Latest Kaiser Health News Stories
The FDA must approve any coronavirus vaccine before it’s widely distributed, but political pressure could cloud the decision.
Newsletter editor Lauren Olsen wades through hundreds of health care policy stories each week, so you don’t have to.
Under ordinary circumstances, these phases of vaccine development can take years to complete. But now, during the age of coronavirus, the timeline is being shortened. Here’s an inventory of where things stand.
A rule finalized this spring by the Trump administration permits employers and insurers not to apply drug company copayment assistance toward enrollees’ deductibles and out-of-pocket maximums for any drug.
The Trump administration rolled back protections for transgender patients just days before the Supreme Court cemented LGBTQ rights under the Civil Rights Act. So, what now? Meanwhile, coronavirus politics reaches beyond health care settings. Anna Edney of Bloomberg News, Tami Luhby of CNN and Shefali Luthra of KHN join KHN’s Julie Rovner to discuss this and more. Also, for extra credit, the panelists recommend their favorite health stories of the week they think you should read, too.
KHN executive editor Damon Darlin wades through mounds of health care policy stories — so you don’t have to.
Sen. Kyrsten Sinema has received almost $100,000 from drug companies in the current election cycle, a KHN analysis shows, one of the largest cash hauls in Congress. And it’s only her first term.
A Kaiser Health News database tracks campaign donations from drugmakers over the past 10 years.
Trials are an immense undertaking involving tens of thousands of participants. They’re likely to start this summer — but don’t expect quick results. And what’s a successful result, anyway?
Vaccines and antivirals have long been an afterthought but Johnson & Johnson and other firms are widely publicizing how they might stop COVID 19.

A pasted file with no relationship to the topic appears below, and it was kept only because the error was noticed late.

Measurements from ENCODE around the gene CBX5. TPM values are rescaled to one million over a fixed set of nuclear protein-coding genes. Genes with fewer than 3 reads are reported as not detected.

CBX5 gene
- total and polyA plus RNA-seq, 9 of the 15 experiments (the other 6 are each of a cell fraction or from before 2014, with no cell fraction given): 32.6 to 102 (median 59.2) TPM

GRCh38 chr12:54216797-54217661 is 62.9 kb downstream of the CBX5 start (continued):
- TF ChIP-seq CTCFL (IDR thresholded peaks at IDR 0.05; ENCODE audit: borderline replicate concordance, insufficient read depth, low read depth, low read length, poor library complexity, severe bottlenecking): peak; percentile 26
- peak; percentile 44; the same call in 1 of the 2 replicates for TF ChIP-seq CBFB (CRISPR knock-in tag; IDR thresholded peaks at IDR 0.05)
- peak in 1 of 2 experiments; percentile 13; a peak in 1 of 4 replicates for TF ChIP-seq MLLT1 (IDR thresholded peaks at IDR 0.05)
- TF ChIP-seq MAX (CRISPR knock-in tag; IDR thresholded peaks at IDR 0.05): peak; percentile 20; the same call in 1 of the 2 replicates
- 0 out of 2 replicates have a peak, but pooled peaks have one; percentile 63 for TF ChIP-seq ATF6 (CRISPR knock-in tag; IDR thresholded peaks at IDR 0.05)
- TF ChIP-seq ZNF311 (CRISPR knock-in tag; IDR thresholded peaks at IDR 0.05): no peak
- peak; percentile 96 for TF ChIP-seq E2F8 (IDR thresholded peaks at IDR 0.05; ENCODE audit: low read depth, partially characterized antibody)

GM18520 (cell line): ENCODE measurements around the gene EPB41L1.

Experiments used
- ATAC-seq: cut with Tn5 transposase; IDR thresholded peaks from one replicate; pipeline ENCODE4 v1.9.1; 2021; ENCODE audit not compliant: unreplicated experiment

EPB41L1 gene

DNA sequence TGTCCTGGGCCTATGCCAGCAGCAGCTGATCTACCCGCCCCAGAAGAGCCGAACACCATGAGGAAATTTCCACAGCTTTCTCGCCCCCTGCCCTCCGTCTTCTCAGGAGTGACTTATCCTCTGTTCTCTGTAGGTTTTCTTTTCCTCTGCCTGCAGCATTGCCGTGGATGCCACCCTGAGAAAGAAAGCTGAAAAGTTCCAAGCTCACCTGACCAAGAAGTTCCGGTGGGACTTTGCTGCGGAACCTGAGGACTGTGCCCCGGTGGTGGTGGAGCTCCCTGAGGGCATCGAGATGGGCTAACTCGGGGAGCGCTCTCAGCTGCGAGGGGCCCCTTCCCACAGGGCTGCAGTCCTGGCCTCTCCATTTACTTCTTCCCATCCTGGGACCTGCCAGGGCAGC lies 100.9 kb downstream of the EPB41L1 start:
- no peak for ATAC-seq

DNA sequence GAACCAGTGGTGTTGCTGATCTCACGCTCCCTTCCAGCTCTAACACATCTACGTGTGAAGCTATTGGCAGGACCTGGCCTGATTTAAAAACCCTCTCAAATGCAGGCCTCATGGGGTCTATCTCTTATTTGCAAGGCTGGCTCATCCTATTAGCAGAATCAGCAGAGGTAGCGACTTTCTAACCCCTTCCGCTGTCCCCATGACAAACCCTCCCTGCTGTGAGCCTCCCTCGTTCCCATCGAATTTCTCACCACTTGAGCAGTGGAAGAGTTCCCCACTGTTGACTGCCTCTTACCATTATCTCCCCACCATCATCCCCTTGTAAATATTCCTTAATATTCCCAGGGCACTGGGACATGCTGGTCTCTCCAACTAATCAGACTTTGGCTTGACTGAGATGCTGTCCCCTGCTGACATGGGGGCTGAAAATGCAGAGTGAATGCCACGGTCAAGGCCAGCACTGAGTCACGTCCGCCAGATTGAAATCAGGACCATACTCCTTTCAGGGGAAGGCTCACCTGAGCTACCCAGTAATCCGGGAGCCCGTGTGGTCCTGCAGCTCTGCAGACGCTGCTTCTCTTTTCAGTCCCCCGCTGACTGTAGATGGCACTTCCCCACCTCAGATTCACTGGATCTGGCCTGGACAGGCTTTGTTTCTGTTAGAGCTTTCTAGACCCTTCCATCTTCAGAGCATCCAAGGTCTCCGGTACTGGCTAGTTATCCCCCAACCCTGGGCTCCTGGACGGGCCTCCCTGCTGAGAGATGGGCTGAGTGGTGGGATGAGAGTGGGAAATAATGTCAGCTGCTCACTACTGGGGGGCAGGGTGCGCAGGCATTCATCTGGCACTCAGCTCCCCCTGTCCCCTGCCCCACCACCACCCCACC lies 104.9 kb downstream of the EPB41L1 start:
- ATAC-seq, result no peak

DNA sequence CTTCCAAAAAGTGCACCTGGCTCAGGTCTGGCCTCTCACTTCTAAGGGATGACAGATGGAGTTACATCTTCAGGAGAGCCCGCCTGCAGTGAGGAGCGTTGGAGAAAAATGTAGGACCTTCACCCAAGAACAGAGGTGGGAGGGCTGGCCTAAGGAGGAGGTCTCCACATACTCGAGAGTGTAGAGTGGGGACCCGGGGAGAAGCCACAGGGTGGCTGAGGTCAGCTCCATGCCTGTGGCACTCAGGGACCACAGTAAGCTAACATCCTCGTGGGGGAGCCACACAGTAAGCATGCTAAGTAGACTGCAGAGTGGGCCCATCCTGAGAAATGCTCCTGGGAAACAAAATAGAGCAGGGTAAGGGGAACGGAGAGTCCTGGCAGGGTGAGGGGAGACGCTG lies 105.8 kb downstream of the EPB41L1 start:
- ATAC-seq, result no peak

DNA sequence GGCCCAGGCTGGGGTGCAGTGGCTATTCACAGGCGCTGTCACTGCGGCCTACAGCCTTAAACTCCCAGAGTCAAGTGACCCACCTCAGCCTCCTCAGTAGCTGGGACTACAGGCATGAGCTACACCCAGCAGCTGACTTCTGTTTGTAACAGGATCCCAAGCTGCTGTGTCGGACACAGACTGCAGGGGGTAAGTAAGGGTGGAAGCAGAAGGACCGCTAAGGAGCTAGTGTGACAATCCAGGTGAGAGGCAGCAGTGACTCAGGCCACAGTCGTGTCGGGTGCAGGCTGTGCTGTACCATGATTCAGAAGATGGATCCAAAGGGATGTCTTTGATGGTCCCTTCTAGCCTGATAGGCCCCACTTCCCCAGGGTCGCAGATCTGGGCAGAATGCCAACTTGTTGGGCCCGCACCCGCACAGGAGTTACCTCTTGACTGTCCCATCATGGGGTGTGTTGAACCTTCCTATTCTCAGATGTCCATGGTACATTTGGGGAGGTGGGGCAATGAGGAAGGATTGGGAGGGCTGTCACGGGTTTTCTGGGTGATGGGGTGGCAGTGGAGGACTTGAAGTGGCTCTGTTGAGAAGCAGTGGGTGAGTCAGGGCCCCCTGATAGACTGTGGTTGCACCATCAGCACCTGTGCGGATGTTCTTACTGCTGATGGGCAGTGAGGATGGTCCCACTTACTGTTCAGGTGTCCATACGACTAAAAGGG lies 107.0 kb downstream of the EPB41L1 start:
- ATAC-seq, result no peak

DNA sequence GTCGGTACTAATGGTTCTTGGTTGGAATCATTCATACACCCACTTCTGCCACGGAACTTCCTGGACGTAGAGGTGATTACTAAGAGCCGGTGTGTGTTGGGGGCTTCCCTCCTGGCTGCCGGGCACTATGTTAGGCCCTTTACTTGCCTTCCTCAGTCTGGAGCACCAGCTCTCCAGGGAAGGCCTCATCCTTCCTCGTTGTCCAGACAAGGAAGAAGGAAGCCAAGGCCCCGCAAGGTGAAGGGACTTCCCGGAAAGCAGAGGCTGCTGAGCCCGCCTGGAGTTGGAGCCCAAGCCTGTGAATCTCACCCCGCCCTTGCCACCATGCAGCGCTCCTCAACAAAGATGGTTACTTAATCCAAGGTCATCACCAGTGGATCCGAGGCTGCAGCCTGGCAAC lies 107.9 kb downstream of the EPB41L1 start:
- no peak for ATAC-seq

Thousands of researchers worldwide are looking for a treatment that will go beyond what remdesivir can do for COVID patients.
KHN’s Julie Rovner joins a panel of journalists on “1A” to talk about promising results in a study of the drug remdesivir and other developments in the battle against the coronavirus.
The Supreme Court this week, in an 8-1 decision, ruled that insurers are due the roughly $12 billion that Congress several years ago tried to cut off in payments under the Affordable Care Act’s “risk corridors” provision. And while the COVID-19 pandemic continues to rage in many places around the country, states are starting to reopen their economies at the urging of President Donald Trump and over objections of public health officials. Caitlin Owens of Axios and Mary Ellen McIntire of CQ Roll Call join KHN’s Julie Rovner to discuss this and more. Also, Rovner interviews KHN’s Carmen Heredia Rodriguez, who wrote the latest KHN-NPR “Bill of the Month” installment about COVID testing that should have been free but was not.
Many Americans order drugs from Canada and other countries because they are cheaper, but U.S. authorities appear to be cracking down on the practice.
Newsletter editor Brianna Labuskes wades through hundreds of health care policy stories each week, so you don’t have to.
The politics of COVID-19 are pretty polarized, but health experts across the ideological spectrum agree: The U.S. will need more robust testing before it’s safe to relax social-distancing requirements. Meanwhile, President Donald Trump, Congress and the nation’s governors continue to spar over who should be responsible for what. Kimberly Leonard of Business Insider, Tami Luhby of CNN and Anna Edney of Bloomberg News join KHN’s Julie Rovner to discuss this and more. Also, for extra credit, the panelists suggest their favorite health policy stories of the week they think you should read, too.
The proposal being weighed by federal officials would allow employers and insurers to decide that drug companies’ assistance doesn’t count toward their members’ deductible or out-of-pocket maximum spending limits. If plans opted for that approach, only payments made by patients themselves would be included in the calculation toward reaching those limits.
Josie and George Taylor of Everett, Washington, are two of the first people in the U.S. to recover from novel coronavirus infections after joining a clinical trial for the antiviral drug remdesivir.
Six states — Idaho, Louisiana, Nevada, North Carolina, Ohio and Texas — have taken steps to limit inappropriate prescriptions for the medicine and preserve supplies for patients who take it for lupus and rheumatoid arthritis.
Three senators on a revived subcommittee received more than $100,000 each from drugmakers.